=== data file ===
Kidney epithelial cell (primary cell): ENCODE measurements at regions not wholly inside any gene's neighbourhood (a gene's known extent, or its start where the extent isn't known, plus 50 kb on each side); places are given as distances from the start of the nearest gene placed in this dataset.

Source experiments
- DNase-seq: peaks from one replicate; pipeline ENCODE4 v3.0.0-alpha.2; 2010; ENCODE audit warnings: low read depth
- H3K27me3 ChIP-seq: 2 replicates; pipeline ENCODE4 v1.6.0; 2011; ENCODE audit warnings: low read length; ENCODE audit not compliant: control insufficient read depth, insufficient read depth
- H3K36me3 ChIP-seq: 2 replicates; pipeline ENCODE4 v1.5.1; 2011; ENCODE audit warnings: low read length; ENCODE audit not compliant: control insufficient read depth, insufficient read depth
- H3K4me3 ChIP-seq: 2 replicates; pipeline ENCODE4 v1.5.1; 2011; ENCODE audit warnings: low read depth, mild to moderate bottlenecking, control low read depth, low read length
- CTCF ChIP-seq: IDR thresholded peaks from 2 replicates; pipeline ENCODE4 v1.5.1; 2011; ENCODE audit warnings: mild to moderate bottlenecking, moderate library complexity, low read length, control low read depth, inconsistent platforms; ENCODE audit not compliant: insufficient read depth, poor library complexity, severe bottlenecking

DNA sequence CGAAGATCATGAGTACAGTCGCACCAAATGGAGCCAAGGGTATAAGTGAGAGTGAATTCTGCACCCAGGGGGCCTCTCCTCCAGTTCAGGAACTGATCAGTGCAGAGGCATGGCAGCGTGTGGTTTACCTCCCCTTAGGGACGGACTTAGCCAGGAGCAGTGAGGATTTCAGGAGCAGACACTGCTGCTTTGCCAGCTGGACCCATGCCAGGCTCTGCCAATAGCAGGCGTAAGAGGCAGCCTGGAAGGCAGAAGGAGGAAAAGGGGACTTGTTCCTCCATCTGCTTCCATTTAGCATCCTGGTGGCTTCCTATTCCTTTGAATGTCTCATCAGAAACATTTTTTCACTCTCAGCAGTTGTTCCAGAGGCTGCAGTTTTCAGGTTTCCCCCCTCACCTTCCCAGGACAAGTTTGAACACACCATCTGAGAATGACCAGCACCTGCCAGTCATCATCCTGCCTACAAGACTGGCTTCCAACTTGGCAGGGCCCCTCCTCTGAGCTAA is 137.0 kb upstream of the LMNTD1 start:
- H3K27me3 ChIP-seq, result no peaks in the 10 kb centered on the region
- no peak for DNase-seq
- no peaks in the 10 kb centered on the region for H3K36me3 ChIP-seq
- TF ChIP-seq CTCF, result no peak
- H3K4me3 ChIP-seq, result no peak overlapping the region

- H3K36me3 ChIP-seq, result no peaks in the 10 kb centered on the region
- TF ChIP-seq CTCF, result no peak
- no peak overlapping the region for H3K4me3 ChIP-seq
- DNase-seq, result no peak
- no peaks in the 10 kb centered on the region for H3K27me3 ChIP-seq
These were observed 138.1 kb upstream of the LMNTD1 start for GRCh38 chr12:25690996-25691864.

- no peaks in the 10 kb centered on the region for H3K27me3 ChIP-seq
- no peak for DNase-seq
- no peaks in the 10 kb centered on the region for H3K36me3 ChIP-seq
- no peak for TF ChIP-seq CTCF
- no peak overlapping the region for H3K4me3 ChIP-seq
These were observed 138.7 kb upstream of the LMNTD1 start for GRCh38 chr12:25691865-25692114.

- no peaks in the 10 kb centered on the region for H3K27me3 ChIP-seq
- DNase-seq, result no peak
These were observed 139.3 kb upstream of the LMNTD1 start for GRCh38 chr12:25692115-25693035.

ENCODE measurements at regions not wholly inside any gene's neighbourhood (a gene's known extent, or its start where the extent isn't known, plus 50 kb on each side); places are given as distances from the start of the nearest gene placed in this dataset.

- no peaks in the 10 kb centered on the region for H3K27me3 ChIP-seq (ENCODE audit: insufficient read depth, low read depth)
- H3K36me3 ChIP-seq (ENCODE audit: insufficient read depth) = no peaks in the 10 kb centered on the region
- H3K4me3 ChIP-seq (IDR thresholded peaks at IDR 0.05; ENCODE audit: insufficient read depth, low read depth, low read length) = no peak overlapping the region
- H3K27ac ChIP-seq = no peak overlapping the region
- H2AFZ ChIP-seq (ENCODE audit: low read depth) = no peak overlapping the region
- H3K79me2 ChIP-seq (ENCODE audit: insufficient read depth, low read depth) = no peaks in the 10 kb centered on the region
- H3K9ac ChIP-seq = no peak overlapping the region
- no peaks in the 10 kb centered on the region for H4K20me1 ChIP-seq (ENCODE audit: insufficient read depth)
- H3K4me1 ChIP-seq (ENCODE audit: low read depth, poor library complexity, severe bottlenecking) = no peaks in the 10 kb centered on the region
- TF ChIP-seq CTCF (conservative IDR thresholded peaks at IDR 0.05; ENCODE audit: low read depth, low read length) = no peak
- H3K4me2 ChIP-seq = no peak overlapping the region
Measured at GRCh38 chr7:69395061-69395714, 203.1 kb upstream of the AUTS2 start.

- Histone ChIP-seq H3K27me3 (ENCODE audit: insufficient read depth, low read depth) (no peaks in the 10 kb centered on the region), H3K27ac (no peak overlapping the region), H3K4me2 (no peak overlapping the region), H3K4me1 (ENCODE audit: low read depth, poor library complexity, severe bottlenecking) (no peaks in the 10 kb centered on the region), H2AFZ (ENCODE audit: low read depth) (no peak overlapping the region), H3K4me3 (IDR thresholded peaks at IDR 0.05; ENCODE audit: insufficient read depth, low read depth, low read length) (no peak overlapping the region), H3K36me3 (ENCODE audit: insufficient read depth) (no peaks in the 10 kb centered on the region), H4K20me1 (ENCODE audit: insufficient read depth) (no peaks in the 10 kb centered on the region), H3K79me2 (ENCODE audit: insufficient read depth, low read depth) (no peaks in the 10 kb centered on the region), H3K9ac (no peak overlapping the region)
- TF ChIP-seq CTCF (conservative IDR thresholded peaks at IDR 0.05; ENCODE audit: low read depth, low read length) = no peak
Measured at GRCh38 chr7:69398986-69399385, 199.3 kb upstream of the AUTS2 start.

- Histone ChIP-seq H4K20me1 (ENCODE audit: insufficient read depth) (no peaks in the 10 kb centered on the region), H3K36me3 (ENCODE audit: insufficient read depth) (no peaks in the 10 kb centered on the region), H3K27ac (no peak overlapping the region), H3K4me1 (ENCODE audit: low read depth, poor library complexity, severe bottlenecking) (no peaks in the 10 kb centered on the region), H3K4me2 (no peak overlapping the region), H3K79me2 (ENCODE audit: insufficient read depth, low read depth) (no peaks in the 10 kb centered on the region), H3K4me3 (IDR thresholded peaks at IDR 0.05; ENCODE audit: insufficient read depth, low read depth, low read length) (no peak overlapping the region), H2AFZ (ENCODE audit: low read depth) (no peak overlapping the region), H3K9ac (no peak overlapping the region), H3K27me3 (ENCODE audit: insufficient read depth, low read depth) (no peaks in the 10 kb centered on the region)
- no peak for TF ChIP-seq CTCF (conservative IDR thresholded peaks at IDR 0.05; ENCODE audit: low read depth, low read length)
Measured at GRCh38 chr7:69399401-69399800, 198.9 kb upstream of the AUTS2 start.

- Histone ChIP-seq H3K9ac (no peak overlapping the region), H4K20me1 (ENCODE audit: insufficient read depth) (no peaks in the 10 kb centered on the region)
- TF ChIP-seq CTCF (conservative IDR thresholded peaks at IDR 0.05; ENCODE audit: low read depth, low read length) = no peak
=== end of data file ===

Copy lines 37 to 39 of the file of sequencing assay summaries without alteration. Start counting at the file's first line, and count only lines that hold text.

- no peaks in the 10 kb centered on the region for H4K20me1 ChIP-seq (ENCODE audit: insufficient read depth)
- H3K4me1 ChIP-seq (ENCODE audit: low read depth, poor library complexity, severe bottlenecking) = no peaks in the 10 kb centered on the region
- TF ChIP-seq CTCF (conservative IDR thresholded peaks at IDR 0.05; ENCODE audit: low read depth, low read length) = no peak